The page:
The Singing Detective

A case of writer’s block (Double Dare, dir. John Mackenzie), compounded by great physical torment partly treated with psychotherapy (Moonlight on the Highway, dir. John MacTaggart).

Philip Marlow, writer of detective fiction, laid up in an NHS hospital, his childhood memories, the adventures of Phil Marlow the big-band crooner and private dick in The Singing Detective, being read by another patient in the ward.

 

Tune in Tomorrow...

Tune in Tomorrow... is a pure test of film criticism, in that its theme is art (a charming development of Henze’s opera, Elegy for Young Lovers) and its technique somewhat flawed. The first is loathsome to our scribes, and the last beyond their competence to discern. It leaves criticism behind in its evocation of the writer as artist, rabbi, chambermaid, surgeon, fireman, cardinal and spy.

Simply put, Amiel has not the grasp at this stage to rein in his lighting director (Robert M. Stevens, whose work on Pecker seven years later is exemplary). Your English dilettante feels that Panaglide and a full-service lighting director will do the trick, but no.

Fortunately, Amiel has some genius. He lets Peter Falk invent a combination of Max and Professor Fate hiding under bushy hair and a false mustache his uncanny resemblance to Rod Serling, and then Amiel gets this resemblance in close-up at the typewriter where Falk’s character writes radio soaps with a touch of inspiration.

Similarly, Barbara Hershey in 1951 fashions braves the apparatus to get what is required on film (standing in a phone booth at night to catch the light hitting the pom-poms on her woolen dress in just the right way).

The messianically savage script somehow or other hits upon a silly joke of one’s youth, the one about Albanians for some reason.

 

The Man Who Knew Too Little

The critical response is a drug on the market. We now have David Denby’s American Sucker to prove it, do we not?

A Russian doll is fitted with a charge and timer as the credits run. An American investment banker (Peter Gallagher) in London rehearses his presentation to the CEO of a German firm called Globus, whom he will be entertaining for dinner. “Diversification” for “diversity” gives him trouble.

His brother (Bill Murray) arrives from America. Murray is a naf who works for Blockbuster Video at a rental outlet in Des Moines, Iowa. Like Jean Arthur in Billy Wilder’s A Foreign Affair, he knows where he’s from, not where he’s going.

It’s a surprise visit for his birthday, Murray’s own. The stern British customs official at the airport finally has to wave him on in after being taken to a small town in a figure of speech by the Yank. Murray embraces the Spanish maid by mistake, as she answers the door. The dinner dealings are afoot, Murray must be gotten rid of for a few hours. Gallagher lays out a small pile of quid to put him on a hot new telly series called Theatre of Life.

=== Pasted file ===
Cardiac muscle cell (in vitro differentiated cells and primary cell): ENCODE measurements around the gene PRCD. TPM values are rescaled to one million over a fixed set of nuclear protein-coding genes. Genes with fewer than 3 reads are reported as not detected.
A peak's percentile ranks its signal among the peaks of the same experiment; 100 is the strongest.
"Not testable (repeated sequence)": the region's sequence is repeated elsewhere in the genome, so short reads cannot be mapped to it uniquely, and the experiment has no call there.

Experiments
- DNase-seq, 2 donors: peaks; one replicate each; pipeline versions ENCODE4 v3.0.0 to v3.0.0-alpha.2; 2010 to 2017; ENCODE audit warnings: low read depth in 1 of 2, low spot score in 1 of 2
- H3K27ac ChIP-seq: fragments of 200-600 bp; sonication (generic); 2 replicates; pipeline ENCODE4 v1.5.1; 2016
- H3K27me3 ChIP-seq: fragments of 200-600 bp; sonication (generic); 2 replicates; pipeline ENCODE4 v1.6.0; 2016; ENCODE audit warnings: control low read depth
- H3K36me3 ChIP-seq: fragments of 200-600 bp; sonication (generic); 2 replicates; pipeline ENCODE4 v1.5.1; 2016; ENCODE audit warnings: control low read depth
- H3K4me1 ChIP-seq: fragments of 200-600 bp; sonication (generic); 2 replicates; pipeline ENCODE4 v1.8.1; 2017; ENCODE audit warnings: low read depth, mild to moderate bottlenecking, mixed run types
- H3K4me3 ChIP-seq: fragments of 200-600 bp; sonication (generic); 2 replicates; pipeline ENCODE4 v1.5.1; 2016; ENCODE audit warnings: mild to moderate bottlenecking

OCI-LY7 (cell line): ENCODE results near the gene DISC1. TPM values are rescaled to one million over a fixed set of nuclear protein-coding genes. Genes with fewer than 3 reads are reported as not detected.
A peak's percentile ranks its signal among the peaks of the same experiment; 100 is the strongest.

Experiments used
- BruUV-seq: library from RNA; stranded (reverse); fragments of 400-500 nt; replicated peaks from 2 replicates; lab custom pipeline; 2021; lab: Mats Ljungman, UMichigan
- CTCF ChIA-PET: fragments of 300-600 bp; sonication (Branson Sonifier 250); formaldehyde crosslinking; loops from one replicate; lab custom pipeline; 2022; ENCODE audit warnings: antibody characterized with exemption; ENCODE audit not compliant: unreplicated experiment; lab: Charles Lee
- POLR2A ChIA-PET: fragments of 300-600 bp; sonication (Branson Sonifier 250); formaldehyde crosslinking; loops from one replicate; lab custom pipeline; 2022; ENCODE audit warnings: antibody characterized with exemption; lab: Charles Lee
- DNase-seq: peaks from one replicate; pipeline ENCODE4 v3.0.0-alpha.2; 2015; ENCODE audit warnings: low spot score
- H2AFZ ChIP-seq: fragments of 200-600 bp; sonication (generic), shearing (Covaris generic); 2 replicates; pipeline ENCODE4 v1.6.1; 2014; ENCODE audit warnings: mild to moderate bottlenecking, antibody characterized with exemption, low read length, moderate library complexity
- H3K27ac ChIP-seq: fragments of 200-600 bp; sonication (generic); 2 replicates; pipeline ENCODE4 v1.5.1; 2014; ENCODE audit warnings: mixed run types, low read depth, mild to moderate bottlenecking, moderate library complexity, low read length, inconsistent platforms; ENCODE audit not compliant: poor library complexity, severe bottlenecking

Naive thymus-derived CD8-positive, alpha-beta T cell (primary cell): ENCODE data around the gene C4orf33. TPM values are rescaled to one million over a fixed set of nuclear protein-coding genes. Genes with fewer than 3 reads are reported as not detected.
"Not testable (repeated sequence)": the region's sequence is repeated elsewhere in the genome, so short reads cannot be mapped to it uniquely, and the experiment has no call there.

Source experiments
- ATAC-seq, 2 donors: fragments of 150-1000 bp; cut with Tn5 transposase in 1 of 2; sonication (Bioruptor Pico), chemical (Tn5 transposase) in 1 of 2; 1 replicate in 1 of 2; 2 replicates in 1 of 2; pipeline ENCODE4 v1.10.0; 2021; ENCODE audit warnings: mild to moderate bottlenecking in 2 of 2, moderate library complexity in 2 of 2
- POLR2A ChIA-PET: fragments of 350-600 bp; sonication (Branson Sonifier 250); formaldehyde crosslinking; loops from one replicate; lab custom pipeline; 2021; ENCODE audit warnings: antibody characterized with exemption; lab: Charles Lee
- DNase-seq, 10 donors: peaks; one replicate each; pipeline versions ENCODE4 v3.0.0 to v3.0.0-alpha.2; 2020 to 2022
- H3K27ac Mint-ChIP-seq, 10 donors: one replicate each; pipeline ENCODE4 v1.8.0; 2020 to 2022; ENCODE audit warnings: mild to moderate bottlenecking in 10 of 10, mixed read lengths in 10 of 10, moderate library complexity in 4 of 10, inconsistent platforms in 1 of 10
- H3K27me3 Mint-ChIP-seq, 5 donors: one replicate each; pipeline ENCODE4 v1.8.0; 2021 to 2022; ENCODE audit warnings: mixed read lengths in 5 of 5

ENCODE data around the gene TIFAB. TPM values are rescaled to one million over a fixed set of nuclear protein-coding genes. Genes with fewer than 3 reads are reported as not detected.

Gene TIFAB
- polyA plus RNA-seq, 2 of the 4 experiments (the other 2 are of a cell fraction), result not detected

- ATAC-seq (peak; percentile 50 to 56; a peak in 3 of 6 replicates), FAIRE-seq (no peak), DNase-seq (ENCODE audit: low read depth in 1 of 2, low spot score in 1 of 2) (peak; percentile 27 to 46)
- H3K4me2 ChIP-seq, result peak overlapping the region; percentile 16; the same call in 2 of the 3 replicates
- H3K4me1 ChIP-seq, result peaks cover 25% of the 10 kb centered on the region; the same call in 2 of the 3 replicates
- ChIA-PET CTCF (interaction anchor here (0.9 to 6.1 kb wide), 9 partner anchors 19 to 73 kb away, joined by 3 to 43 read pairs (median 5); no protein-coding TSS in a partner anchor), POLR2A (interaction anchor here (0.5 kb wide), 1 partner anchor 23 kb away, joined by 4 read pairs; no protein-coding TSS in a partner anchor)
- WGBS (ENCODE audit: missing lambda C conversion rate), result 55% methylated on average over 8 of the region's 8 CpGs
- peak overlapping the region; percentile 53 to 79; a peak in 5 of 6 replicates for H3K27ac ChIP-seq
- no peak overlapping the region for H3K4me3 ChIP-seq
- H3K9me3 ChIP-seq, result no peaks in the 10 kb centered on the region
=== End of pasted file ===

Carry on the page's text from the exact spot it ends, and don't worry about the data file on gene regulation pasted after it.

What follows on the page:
You play the innocent bystander in an assault case, making up your bit as best you can. It starts with a call for help to the phone box you’re standing by, across the street from the crime scene. Cameras are at the ready, you rush in and save the damsel.

Murray is agreeable, but he answers a ring before the actress’s ring, and goes on a merry goose chase involving the actual Minister of Defence, blackmail letters, a hit man, Russian assassins and a plot by British and Russian security men to revive the Cold War by exploding that Russian doll at a peace treaty banquet. He plays along, all the time thinking he’s on camera.

Even if, as the critics dutifully gave notice, The Man Who Knew Too Little actually were a one-joke affair and not a masterpiece, they didn’t get the joke, but what did you expect? Denby got taken to the cleaners, but that was unscripted, or was it?

Dr. Ludmila Kropotkin, the Russian torture expert, is a matron who reads romance novels. Being There and The Fourth Protocol are precedents. The careful restraint shown pretty much throughout (this is Britain, as the advert-encrusted phone box shows) is finally relinquished in the coda. Two company men are made to walk on all fours in a tryout for “Cats, with people.”

 

Entrapment

Connery’s resemblance to John Huston is the cream of the jest. It could be, at first blush, that the film is a craven retrenchment after the incredible failure of The Man Who Knew Too Little, and there is the further complication of a perennial misunderstanding about Jewison’s The Thomas Crown Affair, but then an Englishman would have it all a lark, perhaps to finance a new bog in the Junior Common Room, designed by Sir James Stirling, sweet charity.

Such a colloquy suggests rather the possibility that, having set himself to make a film as well as he possibly can, Amiel has obligingly done the reverse in hopes of pleasing the clientele. “We can make a bad film,” Huston would say to a contrarious producer, “costs more, but we can do it.”

Still more likely, after all, is a jest on the sort of woman who absconds with a Rembrandt.